How do you view the role of community in the world of fashion and art, and why do you consider it an essential component of your work? 

Often the world of fashion and art is seen as incredibly competitive. While I think that competition can be important, it can also encourage creatives to be resistant to collaboration and community. Yet, we can’t change anything by ourselves. The world and the industry are facing so many crises and as artists, we are great at finding beautiful ways to talk about these issues. We have the power to connect, captivate and educate but we gain so much power by joining together. That’s why community is so important to me and my practice. 


Community has given so much to my work. I wouldn’t be where I am today without it. The disabled communities I’m a part of are fundamental to my practice. There’s a level of understanding to issues we each face, we know how to support one another without judgement. At the same time, no one who is disabled faces the exact same issues or access needs, we all have such varied lived experiences. When I discuss disability and accessibility in my practice, their input is invaluable as there will always be things I miss or don’t think of. 

Additionally, I’ve been slowly building my own world. A gentle, caring, compassionate world of living textiles. No world is complete without a community, and I have started to invite people into mine. I have had the privilege to access information, research and explore new techniques throughout my time at some of the world’s leading art schools. I have had the time and space to experiment and find ways processes can be done in the comfort of people’s homes, on a budget. Many disabled people are not so lucky. This is why it is so important for me to share my process with them.  

Now, at SWARM Mag, we are focusing on the theme THE ROOTS OF TASTE. The last question: how do you remain connected to your roots while embracing the future? 

My practice is great at reminding me to stay connected to my roots. As I have and will continue to collaborate with non-human life, many of my experiments are unsuccessful but I learn something from each failure. Just as I have with all of the traumatic experiences in my life. I carry this knowledge throughout my practice and whilst searching for joy. My practice is a lot like my compost bin. I work through all the waste and “crap” in order for new life to blossom.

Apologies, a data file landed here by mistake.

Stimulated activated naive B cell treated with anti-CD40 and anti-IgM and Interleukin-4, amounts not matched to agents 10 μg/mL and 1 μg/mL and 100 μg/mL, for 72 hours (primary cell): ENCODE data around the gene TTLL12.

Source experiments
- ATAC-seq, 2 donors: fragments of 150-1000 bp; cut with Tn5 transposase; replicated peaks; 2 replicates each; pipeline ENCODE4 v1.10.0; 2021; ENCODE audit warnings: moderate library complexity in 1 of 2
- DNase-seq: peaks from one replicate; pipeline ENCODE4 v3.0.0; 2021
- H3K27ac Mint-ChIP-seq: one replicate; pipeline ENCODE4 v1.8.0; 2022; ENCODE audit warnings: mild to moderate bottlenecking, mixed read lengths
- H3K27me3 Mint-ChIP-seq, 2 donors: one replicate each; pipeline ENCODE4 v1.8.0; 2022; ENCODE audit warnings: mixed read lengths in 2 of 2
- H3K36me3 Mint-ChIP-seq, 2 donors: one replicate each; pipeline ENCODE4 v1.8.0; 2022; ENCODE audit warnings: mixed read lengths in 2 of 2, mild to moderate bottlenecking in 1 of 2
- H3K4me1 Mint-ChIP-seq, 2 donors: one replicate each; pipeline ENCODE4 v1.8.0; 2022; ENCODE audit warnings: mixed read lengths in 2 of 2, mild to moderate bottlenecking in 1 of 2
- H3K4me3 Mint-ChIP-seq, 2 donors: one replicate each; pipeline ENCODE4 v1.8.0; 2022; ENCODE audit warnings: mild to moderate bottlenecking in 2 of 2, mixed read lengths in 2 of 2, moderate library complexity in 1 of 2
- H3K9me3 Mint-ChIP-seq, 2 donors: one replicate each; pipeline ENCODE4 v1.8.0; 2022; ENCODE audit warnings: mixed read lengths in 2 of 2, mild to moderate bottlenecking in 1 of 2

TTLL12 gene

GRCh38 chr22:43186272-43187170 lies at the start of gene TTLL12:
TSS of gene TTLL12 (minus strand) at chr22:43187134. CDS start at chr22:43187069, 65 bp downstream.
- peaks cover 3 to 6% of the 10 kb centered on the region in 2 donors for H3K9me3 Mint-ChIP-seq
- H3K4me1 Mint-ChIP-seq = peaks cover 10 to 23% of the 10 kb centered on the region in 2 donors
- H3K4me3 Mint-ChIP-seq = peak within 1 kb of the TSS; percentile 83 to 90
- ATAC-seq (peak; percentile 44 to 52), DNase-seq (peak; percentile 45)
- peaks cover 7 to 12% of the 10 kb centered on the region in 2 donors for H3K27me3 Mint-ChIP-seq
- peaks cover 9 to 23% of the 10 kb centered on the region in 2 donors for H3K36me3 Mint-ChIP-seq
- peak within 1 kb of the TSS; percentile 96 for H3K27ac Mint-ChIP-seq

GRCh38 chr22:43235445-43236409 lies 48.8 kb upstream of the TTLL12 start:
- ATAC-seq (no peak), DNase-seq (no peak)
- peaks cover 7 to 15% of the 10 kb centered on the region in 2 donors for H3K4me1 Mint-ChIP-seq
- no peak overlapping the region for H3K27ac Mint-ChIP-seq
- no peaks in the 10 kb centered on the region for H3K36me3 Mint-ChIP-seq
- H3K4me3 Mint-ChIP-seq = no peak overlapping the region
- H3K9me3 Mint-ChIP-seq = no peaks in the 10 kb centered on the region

My life experience both with disability and childhood trauma has made looking to the future hard. Everything can be so up and down so I try not to plan too far in advance. 

That’s why my practice is in the present but my work speaks to the future. It can be confusing but also magical, but most of all it is mine. I have grown and I will continue to evolve.  

My Life is like Compost.  

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Beth Williams is a disabled designer and multi-disciplinary artist who specialises in knitwear, living textiles and soft sculpture. Their practice centres around their experience of an inaccessible world, as well as the relationship between human and environmental sustainability. After graduating from Central Saint Martins in 2022 where they studied Fashion Design with Knitwear, Beth struggled to find a place for their practice to flourish. Their work at the RCA focused on carving a space for themselves in the industry and expanding that space by starting to build a community around it. Their living textiles and garments grow alongside them, collaborating together to question the status quo.


fashion designer – @beexbeth

interview -@khynko

performance images – Mattia Truppi (Instagram: @cranio.obj)